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J. Anthony VanDuzer

The Law of Partnerships and Corporations



I would like to thank the following people for their assistance in reviewing earlier drafts of this book: Jeremy Farr, Marc LeBlanc, Jeffrey MacIntosh, Douglas Scott, Sean Wise, and Jacob Ziegel. Any errors, of course, remain my sole responsibility. I acknowledge the support of the Common Law Section at the University of Ottawa, the University of Toronto, Faculty of Law, where most of this book was written, the Law Foundation, and Macleod Dixon.

I also wish to thank my children, Taylor and Eli, for their patience, and my wife, Jodie Karpf, without whose constant indulgence and support this book would not have been possible.

J. Anthony VanDuzer

J. Anthony VanDuzer

The Law of Partnerships and Corporations



Canadian corporate law is messy. The federal government has its own corporate law statute, as does each of the ten provinces. Although there are similarities among these statutes, there are also substantial differences. Not only that, but provincial securities regulation also regulates corporate governance, and needs to be accounted for in any treatment of the Canadian corporate law regime. Further complicating matters are the many liabilities and duties, based on a range of statutes and common law doctrines, that regulate corporate behaviour.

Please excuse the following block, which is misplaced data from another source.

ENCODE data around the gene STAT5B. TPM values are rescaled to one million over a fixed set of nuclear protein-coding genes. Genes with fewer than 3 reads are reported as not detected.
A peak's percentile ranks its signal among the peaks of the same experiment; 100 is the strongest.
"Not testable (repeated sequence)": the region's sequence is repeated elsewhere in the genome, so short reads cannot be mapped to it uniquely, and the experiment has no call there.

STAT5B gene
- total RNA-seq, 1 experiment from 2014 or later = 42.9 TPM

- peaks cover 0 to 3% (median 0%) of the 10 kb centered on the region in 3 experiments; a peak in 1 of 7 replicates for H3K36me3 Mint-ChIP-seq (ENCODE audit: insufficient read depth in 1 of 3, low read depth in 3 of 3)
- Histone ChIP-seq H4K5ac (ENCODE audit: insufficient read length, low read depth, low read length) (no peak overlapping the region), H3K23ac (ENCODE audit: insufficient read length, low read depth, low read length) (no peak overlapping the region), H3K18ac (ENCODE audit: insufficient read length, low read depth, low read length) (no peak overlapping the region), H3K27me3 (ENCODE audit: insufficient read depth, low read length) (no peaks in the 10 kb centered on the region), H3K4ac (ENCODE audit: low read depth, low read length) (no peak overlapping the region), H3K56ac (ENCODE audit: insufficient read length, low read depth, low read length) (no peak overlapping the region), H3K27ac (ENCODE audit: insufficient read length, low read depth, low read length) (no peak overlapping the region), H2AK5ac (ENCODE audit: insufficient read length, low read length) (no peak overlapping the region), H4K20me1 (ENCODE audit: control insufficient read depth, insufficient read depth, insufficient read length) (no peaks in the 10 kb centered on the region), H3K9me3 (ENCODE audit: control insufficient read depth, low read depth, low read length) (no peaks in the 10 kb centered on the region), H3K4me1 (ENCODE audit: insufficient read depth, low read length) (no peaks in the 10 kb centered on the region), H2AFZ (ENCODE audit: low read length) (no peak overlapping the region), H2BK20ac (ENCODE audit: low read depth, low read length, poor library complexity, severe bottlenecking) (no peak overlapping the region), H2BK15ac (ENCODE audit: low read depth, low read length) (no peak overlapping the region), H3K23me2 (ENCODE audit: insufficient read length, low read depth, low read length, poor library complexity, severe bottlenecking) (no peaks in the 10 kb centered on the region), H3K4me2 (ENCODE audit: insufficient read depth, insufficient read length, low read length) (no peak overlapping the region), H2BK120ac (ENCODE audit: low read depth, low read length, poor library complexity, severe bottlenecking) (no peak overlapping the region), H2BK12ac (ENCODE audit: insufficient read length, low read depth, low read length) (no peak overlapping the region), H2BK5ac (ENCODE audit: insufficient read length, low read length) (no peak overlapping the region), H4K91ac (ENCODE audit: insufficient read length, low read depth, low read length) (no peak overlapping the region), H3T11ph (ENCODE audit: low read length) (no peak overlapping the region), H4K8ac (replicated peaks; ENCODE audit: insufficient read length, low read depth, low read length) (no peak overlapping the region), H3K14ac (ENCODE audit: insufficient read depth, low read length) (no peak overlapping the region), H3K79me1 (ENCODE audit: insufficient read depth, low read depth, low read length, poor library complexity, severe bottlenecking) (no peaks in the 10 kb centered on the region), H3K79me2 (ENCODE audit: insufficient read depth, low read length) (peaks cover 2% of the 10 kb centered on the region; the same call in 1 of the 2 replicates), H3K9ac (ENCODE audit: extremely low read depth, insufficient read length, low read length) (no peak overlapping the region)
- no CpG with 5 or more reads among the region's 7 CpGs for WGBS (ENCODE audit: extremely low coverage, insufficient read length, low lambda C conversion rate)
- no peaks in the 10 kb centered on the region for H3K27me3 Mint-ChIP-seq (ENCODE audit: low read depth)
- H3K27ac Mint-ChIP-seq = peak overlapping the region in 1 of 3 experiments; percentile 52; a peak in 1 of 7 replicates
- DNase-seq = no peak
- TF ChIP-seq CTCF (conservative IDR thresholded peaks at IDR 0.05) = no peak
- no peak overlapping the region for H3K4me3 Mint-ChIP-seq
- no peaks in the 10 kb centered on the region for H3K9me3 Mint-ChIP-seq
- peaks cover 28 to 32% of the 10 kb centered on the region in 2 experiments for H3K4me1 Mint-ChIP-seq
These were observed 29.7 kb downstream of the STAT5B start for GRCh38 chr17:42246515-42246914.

Tony VanDuzer has written an indispensable book on the structure and operation of Canadian partnership and corporate law. Ever mindful of the complexities of the legal regime, he skilfully navigates his treatise through a number of doctrinal areas and gives the reader an appreciation of how the system works. He does so in a way that is sensitive to the distinct market and regulatory environment in which Canadian corporations operate.

All in all, this book is a distinguished piece of scholarship, and I commend it to both practitioners and students of corporate law.

Ronald J. Daniels

Dean, Faculty of Law

University of Toronto

J. Anthony VanDuzer

The Law of Partnerships and Corporations




ABCA Business Corporations Act, S.A. 1981, c. B-15

BCCA Company Act, R.S.B.C. 1979, c. 59

CBCA Canada Business Corporations Act, R.S.C. 1985, c. C-44

MBCA The Corporations Act, R.S.M. 1987, c. C-225

NBBCA Business Corporations Act, S.N.B. 1981, c. B-9.1 as amended by An Act to Amend the Business Corporations Act, S.N.B. 1984, c. 17

NCA Corporations Act, R.S.N. 1990, c. C-36

NSCA Companies Act, R.S.N.S. 1989, c. 81, as amended by Investors Protection Act, S.N.S. 1990, c. 15

NwtBCA Companies Act, R.S.N.W.T. 1988, c. C-12

OBCA Business Corporations Act, R.S.O. 1990, c. B.16

OBNA Business Names Act, R.S.O. 1990, c. B.17

OEPCA Extra-Provincial Corporations Act, R.S.O. 1990, c. E.27

OLPA Limited Partnerships Act, R.S.O. 1990, c. L.16

OPA Partnerships Act, R.S.O. 1990, c. P.5

OSA Securities Act, R.S.O. 1990, c. S.5

PEICA Companies Act, R.S.P.E.I. 1988, c. C-14

QCA Companies Act, R.S.Q. 1977, c. C-38

SBCA The Business Corporations Act, R.S.S. 1978, c. B-10